And yet while Pistorius wanted to eschew self-identification as disabled, he continued to do important work for others who were disabled. In an interview a few years ago Pistorius said that his real passion was his foundation to help fit prosthetic legs for people who had lost limbs in land mine explosions.

“When I’m finished with sports, I’m not a politician, I’m not a coach, I love what I do at the moment but for me that’s where my heart lies,” Pistorius said. “One day when I retire that’s probably where I’ll spend most of my time.”

The image of Pistorius as having transcended disability has been largely shattered by his murder trial. In recent days the defence has been at pains to stress the athlete’s extremely limited and painful mobility without his prosthetic legs. Explosive footage released by an Australian TV network this weekend showing Pistorius re-enacting the shooting of Steenkamp on his stumps may reveal that some of this was overstated. But the footage provides a jarring contrast to the images of Pistorius the athlete crossing finish-lines in triumph. Social media commentators have admitted to finding the scenes of Pistorius walking on his stumps unnerving: a sign of society’s ongoing discomfort with visible disability.

This latter point is no doubt another reason why Pistorius downplayed his own disability pre-shooting. In his own testimony on the stand he admitted being “shy” and “embarrassed” by people seeing his prosthetic legs.

The psychologists’ reports on Pistorius, completed while he was undergoing mental evaluation at Weskoppies Hospital, have been published on the City Press website, partially redacted, after an agreement was reached with Judge Masipa. Psychologist Jonathan Scholtz’s report specifies that Pistorius suffers “extreme self-consciousness and anxiety about being ridiculed or embarrassed”.

It also indicates that Pistorius’ mother may have had a highly influential role in shaping how her son thought about his disability, bent as she was on treating all her children equally. “The word disabled was never mentioned,” the report states.

Given all this, one can imagine that for Pistorius to now have to lay his disability bare before the world must be the source of considerable anxiety for the athlete. But a number of disabled commentators have expressed concern that the use of disability in his defence may have elements of expedience.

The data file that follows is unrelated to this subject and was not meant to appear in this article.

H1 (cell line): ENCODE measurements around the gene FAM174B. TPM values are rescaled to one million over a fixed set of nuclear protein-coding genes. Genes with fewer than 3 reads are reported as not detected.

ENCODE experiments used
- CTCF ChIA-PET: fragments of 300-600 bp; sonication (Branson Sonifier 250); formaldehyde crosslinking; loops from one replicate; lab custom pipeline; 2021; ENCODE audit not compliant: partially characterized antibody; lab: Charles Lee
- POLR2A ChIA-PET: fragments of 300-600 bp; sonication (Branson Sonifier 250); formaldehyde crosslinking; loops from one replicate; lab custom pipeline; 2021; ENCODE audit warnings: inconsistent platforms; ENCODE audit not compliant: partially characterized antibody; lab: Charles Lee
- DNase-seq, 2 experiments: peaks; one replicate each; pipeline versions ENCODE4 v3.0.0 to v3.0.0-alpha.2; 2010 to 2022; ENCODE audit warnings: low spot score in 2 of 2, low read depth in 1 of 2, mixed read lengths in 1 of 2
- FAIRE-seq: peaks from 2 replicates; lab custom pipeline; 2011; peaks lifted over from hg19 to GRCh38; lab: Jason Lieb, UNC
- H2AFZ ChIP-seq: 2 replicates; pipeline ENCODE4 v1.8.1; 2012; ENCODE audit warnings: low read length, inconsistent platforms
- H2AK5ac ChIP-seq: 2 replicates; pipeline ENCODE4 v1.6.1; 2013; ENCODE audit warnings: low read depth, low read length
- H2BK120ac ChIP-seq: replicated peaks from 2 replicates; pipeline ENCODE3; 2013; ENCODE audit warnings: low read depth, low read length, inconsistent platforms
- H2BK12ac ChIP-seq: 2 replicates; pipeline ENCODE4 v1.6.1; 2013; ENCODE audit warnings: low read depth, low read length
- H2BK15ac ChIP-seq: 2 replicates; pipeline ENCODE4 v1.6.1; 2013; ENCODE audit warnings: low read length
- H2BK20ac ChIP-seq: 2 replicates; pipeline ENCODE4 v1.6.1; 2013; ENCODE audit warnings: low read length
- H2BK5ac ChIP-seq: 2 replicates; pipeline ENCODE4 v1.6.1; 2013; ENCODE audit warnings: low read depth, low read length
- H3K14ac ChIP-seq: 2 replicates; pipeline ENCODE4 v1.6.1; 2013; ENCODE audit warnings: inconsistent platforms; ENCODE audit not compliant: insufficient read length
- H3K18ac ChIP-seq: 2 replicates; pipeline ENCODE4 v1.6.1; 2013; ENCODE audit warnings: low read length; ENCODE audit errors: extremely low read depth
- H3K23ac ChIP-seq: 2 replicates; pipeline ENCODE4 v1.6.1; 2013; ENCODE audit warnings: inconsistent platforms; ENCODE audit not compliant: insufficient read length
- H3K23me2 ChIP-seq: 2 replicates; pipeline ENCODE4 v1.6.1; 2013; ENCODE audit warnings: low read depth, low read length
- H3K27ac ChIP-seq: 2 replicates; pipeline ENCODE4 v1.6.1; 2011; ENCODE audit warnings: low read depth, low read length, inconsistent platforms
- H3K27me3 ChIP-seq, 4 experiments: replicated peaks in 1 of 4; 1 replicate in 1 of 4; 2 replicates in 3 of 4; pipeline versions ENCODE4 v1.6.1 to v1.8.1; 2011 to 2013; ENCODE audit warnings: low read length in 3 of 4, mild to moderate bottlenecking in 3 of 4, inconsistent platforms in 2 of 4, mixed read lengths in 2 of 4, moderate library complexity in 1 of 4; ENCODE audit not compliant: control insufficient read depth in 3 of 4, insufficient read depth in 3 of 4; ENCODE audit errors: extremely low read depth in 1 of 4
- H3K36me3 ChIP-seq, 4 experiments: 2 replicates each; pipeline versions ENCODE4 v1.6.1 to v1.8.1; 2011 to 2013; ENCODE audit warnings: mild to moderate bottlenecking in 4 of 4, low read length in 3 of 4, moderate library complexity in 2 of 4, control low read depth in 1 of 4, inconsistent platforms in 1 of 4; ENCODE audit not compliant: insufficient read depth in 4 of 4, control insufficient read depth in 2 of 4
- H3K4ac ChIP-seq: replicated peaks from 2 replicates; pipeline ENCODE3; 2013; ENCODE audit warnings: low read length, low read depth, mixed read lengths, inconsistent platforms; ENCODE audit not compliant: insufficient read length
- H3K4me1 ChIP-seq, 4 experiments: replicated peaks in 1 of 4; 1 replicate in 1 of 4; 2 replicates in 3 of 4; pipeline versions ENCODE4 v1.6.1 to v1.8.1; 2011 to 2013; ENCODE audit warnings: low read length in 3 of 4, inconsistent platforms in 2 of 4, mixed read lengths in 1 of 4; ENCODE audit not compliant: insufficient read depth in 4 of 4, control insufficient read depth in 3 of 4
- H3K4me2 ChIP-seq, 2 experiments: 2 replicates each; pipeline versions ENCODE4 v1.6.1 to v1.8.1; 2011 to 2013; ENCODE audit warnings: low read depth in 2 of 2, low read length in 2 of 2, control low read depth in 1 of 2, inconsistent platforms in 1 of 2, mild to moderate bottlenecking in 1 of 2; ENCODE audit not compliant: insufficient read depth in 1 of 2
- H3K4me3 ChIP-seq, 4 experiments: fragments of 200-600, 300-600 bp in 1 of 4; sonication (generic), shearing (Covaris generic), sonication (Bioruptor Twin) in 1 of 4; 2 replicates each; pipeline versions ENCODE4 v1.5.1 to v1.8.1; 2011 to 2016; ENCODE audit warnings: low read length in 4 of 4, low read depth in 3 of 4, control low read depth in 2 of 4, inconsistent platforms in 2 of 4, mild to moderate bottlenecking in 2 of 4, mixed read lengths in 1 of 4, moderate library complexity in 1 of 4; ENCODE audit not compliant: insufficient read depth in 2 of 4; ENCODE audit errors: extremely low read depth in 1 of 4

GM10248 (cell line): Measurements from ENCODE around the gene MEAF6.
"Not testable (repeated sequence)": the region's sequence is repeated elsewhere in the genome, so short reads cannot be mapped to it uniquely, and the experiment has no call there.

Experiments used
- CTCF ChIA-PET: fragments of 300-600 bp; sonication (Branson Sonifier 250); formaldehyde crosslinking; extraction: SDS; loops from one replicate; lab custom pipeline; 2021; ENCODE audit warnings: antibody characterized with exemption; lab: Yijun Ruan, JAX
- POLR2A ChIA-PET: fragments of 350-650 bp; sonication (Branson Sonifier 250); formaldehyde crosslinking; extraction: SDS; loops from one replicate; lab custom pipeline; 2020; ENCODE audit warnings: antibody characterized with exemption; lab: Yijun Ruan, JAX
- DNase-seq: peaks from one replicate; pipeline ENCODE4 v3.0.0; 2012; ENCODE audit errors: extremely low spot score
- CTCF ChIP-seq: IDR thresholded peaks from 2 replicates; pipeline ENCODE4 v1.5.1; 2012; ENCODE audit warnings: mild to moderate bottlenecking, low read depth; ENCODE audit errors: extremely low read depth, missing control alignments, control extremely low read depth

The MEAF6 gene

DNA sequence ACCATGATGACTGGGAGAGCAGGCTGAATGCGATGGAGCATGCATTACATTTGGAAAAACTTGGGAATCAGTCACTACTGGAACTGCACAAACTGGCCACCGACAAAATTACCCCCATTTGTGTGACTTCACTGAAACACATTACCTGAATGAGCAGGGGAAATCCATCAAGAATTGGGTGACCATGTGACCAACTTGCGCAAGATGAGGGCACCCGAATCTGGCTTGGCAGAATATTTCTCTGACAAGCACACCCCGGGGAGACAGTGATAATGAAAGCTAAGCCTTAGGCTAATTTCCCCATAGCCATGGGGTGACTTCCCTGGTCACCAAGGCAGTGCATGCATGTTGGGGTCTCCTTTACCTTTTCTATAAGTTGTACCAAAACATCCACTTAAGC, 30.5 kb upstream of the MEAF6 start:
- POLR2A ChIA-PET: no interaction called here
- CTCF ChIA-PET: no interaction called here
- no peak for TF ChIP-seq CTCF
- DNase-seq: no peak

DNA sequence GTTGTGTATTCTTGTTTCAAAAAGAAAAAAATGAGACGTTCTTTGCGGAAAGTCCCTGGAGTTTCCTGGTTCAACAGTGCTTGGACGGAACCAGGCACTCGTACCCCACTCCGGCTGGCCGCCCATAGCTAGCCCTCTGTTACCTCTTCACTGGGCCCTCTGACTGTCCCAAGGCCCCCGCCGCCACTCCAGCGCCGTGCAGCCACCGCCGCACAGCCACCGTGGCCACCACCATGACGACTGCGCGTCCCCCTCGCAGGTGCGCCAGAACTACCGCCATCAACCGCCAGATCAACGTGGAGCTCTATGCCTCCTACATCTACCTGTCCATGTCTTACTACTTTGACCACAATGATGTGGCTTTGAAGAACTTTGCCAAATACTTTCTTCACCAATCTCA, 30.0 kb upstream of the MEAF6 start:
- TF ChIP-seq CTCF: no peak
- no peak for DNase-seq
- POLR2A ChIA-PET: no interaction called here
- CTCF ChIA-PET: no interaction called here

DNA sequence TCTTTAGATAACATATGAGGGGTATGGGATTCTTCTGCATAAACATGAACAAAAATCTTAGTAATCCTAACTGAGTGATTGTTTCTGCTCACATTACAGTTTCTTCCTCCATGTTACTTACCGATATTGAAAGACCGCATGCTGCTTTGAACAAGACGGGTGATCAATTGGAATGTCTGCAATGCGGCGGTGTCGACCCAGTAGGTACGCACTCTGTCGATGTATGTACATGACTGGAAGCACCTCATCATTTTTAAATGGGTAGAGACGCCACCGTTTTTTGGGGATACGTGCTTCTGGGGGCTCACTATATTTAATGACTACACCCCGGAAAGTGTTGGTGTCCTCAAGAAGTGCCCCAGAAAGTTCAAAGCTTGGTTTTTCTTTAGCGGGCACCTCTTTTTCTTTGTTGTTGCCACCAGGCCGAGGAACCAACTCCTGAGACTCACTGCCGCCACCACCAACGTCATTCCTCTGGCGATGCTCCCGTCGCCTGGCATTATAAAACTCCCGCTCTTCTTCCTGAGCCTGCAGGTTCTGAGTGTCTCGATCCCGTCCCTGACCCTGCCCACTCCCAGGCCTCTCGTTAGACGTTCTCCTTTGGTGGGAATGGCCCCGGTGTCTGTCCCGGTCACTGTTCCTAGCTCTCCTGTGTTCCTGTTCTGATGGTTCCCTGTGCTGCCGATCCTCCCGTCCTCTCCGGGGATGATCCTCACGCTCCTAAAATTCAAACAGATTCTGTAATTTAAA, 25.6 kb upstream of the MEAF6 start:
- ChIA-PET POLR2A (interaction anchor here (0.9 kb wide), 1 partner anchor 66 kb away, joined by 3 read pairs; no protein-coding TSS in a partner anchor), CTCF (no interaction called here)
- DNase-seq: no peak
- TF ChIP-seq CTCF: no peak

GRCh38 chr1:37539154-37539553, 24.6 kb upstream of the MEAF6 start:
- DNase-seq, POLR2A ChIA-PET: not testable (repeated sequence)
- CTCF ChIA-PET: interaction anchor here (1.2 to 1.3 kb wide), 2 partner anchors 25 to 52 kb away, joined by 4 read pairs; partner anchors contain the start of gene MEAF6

Disabled academic Rosemarie Garland-Thomson wrote in the direct aftermath of the Steenkamp shooting: “As a woman, mother of daughters, and feminist, I seethed with repugnance and outrage hearing that he’d shot Reeva Steenkamp four times, that he had a history of abusive incidents against women. As a person with a disability myself – in fact, a congenital limb reduction like Pistorius – I fear the links that may be made between disability and temperament.”

As it emerged, those links would be made not by callous commentators but by Pistorius’ own defence team.

Last week the president of the (US-based) National Organisation on Disability, Carol Glazer was quoted as describing the use of disability in his murder defence as “exploitation”.

She continued: “Anyone who can figure out how to win an able-bodied track medal in the World Championships, participate in the able-bodied Olympics, and then win a gold in the Paralympics, has figured out how to adapt to his disability.”

It is, again, an indication that Pistorius has been the victim of his own success as an athlete. South African disabled rights advocates have made similar comments. In April, QuadPara Association of SA CEO Ari Seirlis told the Mail & Guardian: “You can’t hold up a gold medal in one hand and a pistol in another.”

Seirlis said: “We’re saying he didn’t earn the right to use that as an excuse; when he earned the gold, he took away his right to use that excuse.”

Pistorius fought hard not to be seen as disabled. His Telegraph interview in 2005 concluded: “Oscar Pistorius is not a disabled gold medalist and world record holder, merely a gold medalist and world record holder with no legs.” Perhaps unfairly, his success in that regard is now being held up as evidence that his defence must be fundamentally disingenuous. Wherever the truth lies, it is doubtful that Pistorius can ever regain his position as symbolic of triumph over adversity.

“There is no excuse for violence against women. There is no excuse for murder,” Garland-Thomson wrote. “But that doesn’t lessen the regret of losing Pistorius as a symbol.” DM

Read more:

  • Oscar’s battle with his body, on IOL

Photo: South African Paralympic athlete Oscar Pistorius (R) speaks with his defence lawyer Barry Roux (L) in the dock during his ongoing murder trial at a Court in Pretoria, South Africa, 30 June 2014.  EPA/IHSAAN HAFFEJEE / POOL